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June 21, 2015

Do people really listen?  One of life's greatest frustrations occurs while speaking with someone who really doesn't care about anything we're saying.  Their mannerisms and responses reveal a mind in "never-never-land," unfocused on what we're saying.
Oftentimes we find ourselves listening with the goal of responding, of shaping our conversation, in order to emphasize our viewpoint.  Often in conversation the communication of our own thoughts is more important to us than being impressed by the thoughts, emotions, and concerns of others.
People are generally not good listeners.  And sadly, when we fail at listening we also fail at meeting the needs of the one speaking.  If we do not listen to the needs of the one speaking how can we meet those needs?  To really listen to someone means setting aside our own self-interests and to completely focus on the needs of the one speaking.  As someone has said, "The best way to begin listening is to stop talking."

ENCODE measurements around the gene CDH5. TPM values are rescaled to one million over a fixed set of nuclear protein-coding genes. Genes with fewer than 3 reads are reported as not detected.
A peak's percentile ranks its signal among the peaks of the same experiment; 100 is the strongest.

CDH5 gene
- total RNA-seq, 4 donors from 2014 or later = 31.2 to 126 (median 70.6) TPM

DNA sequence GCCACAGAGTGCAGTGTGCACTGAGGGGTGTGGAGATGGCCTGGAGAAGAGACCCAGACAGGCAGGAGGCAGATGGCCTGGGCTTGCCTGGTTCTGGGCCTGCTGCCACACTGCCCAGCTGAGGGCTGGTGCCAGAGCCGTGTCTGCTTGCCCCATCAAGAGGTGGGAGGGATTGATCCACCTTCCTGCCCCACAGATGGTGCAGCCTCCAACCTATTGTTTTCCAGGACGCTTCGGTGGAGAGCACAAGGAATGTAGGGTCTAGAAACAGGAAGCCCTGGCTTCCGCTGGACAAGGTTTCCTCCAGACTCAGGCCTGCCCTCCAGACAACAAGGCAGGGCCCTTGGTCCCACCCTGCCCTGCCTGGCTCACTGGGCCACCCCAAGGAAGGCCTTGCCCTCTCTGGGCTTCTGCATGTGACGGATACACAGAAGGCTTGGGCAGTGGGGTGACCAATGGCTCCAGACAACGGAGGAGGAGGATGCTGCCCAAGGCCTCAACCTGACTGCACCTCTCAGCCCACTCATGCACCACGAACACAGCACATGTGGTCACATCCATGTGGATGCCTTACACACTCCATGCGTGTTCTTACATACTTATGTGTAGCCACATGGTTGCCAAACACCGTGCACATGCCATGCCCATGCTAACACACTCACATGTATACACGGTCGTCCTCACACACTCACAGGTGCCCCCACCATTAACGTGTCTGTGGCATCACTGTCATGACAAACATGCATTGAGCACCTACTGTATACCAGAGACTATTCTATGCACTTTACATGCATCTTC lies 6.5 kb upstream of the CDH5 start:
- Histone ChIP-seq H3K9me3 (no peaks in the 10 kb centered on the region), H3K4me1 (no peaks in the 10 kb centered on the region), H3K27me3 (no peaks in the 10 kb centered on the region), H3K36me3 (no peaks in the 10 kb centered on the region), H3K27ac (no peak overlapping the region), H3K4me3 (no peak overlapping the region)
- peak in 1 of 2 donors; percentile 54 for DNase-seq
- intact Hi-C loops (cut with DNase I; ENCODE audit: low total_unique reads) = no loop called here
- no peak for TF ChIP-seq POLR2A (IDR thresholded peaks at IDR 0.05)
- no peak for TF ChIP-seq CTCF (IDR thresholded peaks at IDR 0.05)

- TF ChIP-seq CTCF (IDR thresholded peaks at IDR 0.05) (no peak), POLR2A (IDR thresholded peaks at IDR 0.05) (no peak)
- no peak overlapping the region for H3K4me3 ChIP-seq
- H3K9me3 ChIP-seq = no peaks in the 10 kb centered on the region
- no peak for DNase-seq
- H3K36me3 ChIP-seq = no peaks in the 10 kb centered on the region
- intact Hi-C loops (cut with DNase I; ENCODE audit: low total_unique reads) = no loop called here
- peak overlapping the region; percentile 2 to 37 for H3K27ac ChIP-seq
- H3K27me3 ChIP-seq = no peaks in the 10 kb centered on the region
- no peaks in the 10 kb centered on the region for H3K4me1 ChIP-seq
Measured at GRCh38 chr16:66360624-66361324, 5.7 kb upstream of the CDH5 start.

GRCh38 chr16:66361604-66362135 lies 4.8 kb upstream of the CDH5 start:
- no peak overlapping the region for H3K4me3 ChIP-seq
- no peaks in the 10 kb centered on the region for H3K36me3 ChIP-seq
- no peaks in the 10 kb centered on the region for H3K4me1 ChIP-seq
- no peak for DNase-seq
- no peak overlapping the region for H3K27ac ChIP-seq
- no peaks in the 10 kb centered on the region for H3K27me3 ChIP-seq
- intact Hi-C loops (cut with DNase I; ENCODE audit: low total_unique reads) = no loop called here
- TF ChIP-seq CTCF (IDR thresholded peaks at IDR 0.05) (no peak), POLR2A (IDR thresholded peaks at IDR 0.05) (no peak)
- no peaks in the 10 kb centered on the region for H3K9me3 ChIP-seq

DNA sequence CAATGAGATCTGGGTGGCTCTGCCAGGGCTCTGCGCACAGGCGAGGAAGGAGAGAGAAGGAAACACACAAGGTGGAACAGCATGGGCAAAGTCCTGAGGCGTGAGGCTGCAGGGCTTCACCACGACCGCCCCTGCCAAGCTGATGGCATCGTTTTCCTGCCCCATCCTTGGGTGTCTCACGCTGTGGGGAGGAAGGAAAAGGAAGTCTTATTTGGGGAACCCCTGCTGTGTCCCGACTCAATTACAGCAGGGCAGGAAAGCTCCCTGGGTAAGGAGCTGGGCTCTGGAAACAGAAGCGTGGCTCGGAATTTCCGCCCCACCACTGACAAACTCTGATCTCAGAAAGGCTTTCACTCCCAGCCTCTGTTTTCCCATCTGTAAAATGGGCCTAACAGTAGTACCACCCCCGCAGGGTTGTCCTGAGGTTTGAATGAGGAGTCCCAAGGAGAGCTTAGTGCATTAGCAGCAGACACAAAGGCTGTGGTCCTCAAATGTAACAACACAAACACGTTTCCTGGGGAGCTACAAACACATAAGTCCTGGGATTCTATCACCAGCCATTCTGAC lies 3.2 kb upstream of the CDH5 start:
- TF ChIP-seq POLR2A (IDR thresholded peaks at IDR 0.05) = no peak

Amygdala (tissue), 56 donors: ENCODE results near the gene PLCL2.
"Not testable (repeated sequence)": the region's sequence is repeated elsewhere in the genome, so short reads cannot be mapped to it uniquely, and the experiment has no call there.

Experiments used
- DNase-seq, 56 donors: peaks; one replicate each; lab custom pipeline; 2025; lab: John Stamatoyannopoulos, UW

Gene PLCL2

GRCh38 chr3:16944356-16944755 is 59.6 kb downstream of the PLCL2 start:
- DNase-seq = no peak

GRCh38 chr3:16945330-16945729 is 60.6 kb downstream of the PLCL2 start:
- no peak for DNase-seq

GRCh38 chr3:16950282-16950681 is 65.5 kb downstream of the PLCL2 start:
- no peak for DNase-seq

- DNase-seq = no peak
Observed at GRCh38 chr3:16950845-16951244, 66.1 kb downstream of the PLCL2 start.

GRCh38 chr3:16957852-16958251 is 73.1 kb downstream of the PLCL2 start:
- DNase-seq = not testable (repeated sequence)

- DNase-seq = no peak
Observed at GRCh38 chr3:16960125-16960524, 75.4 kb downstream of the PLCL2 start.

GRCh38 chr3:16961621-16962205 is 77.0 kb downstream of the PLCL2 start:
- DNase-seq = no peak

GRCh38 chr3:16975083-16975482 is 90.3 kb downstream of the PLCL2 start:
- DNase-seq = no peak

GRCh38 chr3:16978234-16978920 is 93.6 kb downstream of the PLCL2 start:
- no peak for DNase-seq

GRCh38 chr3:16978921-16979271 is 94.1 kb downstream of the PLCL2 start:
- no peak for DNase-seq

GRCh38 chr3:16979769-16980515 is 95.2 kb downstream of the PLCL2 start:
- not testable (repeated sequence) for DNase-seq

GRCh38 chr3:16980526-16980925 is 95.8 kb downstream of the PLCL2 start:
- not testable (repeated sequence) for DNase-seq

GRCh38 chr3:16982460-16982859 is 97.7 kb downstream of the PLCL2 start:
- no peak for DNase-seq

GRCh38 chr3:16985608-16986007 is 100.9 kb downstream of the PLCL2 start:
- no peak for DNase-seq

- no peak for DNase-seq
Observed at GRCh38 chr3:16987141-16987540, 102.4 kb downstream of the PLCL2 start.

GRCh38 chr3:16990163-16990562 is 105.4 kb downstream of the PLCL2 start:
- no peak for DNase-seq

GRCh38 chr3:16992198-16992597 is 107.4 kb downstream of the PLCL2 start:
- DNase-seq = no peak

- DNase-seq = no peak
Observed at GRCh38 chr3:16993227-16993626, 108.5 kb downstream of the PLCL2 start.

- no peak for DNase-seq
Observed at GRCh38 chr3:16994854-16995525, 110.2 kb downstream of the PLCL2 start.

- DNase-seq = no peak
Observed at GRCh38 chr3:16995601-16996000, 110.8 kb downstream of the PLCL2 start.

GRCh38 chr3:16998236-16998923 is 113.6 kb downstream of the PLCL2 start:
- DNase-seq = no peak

Paul gives us the goal of good communication:  "Let no corrupting talk come out of your mouths, but only such as is good for building up, as fits the occasion, that it may give grace to those who hear"  (Ephesians 4:29).
What would be the change in our conversation if our goal was to benefit others?  Consider a recent conversation you may have had with someone at work, at church, a stranger, your spouse, a friend, your child.  How did they benefit from speaking to you?  How often do our conversations abound in surface talk, nagging, the silent treatment, full scale war, empty flattery, and cold logic.  What is the benefit of this?  What is the cost to our selves, our marriages, the church, and to our witness of Jesus Christ?
Can we challenge ourselves to do those things which will benefit others?  To seek to hear the needs of others and then to allow God to lead us in response?